The story involves a small town cosmetic company chemist (Lugosi) who is upset at his wealthy employers, because he feels they have denied him his due share of company success. To get revenge, he breeds giant bats. He then conditions them to kill those wearing a special after-shave lotion he has concocted. He cleverly distributes the lotion to his enemies as a "test" product. Once they have applied the lotion, the chemist then releases his Devil Bats in the night, which kill his two former partners and three members of their families. A hot shot big city reporter gets assigned by his editor to cover and help solve the murders. He (O'Brien) and his bumbling photographer (Kerr) begin to unwind the mystery with some comic sidelights. The mad chemist is, predictably, done in by his own shaving lotion, and by his own creation—the dreaded Devil Bat.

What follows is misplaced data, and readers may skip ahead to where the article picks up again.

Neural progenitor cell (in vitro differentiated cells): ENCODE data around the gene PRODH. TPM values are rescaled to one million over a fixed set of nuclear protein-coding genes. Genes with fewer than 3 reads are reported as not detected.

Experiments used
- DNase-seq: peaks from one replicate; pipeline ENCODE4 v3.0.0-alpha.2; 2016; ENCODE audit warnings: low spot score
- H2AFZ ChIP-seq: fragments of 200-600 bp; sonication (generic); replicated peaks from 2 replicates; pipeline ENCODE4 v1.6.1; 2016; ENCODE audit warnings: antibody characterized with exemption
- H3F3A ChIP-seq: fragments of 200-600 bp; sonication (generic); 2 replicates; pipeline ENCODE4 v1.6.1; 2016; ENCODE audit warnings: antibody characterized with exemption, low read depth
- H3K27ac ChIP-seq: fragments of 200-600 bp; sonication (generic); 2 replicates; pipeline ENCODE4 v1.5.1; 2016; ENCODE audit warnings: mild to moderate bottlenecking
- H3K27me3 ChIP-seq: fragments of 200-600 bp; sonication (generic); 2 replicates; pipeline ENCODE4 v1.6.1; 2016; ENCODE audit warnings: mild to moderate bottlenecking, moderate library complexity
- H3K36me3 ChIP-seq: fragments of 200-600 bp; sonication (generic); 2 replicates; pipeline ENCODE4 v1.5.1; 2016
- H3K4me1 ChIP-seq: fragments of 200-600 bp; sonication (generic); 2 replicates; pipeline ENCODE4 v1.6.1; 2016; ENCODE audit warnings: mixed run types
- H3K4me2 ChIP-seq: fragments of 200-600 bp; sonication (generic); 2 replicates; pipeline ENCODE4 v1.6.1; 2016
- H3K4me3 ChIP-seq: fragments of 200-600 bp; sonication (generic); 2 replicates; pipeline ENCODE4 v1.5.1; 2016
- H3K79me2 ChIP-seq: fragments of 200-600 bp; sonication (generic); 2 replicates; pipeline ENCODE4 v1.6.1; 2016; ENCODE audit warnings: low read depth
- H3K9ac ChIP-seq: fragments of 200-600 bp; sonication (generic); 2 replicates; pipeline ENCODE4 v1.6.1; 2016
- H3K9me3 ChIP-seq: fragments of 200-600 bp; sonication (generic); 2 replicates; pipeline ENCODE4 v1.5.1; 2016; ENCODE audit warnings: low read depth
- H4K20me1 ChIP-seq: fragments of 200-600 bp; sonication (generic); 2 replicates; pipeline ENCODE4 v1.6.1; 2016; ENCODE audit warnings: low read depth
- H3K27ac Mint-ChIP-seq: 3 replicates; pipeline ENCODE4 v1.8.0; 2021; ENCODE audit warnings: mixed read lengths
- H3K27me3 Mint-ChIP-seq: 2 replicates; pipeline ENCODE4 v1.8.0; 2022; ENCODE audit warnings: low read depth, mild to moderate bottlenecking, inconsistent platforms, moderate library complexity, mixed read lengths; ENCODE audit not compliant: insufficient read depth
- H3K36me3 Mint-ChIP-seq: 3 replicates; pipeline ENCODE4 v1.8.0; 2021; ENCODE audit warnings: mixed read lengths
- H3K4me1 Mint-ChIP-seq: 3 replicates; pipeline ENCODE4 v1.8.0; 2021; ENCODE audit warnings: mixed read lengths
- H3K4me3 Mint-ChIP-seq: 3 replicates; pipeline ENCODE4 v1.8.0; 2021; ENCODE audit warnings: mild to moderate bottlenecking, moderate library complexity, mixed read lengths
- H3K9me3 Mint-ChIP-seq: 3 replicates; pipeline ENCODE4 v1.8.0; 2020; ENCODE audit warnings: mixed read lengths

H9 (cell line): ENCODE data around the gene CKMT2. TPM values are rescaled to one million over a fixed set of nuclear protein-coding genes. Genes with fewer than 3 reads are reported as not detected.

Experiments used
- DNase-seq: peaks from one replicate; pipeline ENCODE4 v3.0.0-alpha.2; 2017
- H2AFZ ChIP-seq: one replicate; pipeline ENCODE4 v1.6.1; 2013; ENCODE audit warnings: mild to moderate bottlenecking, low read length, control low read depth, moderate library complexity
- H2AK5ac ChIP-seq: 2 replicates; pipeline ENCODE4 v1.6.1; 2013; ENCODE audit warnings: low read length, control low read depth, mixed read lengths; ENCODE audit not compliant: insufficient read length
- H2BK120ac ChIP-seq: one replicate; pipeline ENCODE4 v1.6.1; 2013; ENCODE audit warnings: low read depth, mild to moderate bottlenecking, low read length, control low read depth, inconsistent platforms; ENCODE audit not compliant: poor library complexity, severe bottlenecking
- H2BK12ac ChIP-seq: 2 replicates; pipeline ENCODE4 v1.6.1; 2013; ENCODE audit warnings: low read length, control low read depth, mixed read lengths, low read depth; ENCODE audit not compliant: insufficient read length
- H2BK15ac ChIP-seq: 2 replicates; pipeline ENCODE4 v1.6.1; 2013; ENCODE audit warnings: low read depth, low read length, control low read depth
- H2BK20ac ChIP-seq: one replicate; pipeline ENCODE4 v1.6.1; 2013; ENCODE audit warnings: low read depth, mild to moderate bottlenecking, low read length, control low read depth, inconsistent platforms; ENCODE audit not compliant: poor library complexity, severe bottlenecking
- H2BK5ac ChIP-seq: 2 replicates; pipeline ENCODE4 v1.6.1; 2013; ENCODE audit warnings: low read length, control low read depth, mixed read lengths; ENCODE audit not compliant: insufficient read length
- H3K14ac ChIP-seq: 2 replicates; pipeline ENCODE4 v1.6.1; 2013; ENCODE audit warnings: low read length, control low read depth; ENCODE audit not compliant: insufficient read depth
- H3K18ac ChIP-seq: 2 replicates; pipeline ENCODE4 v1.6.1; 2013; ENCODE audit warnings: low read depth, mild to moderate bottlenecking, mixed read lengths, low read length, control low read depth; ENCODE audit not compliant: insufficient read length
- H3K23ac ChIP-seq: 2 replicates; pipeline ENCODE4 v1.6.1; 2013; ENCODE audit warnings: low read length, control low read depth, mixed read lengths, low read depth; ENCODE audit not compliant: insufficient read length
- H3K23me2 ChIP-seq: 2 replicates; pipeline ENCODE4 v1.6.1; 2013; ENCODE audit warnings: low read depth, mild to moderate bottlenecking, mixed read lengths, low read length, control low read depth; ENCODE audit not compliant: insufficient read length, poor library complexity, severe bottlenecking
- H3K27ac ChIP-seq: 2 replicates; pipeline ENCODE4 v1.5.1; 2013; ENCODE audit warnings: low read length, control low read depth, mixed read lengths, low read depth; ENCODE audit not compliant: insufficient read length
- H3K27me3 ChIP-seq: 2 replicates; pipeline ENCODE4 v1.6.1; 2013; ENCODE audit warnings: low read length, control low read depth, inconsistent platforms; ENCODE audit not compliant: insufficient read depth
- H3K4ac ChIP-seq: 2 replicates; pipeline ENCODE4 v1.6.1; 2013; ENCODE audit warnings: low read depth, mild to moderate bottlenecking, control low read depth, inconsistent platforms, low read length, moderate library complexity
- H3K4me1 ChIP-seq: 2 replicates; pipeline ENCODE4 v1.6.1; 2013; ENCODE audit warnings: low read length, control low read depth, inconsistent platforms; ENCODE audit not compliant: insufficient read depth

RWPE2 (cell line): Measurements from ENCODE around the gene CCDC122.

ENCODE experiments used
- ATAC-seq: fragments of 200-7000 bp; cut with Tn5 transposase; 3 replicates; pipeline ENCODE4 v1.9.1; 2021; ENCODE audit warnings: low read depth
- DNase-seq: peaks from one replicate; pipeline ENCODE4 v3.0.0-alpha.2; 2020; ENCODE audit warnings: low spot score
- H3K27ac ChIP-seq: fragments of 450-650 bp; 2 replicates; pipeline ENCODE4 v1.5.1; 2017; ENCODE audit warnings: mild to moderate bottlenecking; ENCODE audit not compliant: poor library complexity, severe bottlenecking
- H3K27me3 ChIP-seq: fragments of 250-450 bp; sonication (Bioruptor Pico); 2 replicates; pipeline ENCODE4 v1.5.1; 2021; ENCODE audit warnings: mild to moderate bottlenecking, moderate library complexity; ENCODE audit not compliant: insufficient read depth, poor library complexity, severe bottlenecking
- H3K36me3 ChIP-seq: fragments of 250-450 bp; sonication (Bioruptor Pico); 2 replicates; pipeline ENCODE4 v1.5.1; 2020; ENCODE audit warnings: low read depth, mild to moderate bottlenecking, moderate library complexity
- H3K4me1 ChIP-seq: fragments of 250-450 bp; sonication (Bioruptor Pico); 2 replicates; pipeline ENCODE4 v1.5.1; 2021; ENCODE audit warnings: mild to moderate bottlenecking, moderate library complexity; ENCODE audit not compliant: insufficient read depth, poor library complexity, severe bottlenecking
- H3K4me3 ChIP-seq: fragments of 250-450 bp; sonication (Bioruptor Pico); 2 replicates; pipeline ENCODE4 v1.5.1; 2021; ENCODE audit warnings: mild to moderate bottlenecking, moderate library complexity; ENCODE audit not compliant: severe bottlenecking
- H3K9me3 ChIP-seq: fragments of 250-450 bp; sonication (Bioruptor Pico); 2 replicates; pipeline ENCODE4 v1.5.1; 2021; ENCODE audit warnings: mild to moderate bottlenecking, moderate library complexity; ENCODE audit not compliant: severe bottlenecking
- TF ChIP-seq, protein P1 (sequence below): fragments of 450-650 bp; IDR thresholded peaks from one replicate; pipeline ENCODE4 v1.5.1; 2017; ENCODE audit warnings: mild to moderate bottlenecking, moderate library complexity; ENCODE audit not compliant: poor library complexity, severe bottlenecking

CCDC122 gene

PRC was a young studio when it planned to enter the horror film genre, which had been neglected by the major studios during 1937 and 1938. Lugosi was beginning a come-back when he signed a contract on October 19, 1940, with PRC's Sigmund Neufeld to star in the poverty row studio's first horror film. The shooting of the film began a little more than one week later. PRC was known for shooting its films quickly and cheaply, but for endowing them with a plentiful amount of horror, and The Devil Bat established this modus operandi - From Wikipedia
THIS IS THE SPECIAL COLORIZED VERSION OF THIS FILM
Say what you may about colorization I think when used on certain types of films it adds an element of surealism.
THE DEVIL BAT
JEAN YARBROUGH (1940)
PRODUCERS RELEASING CORP. (PRC)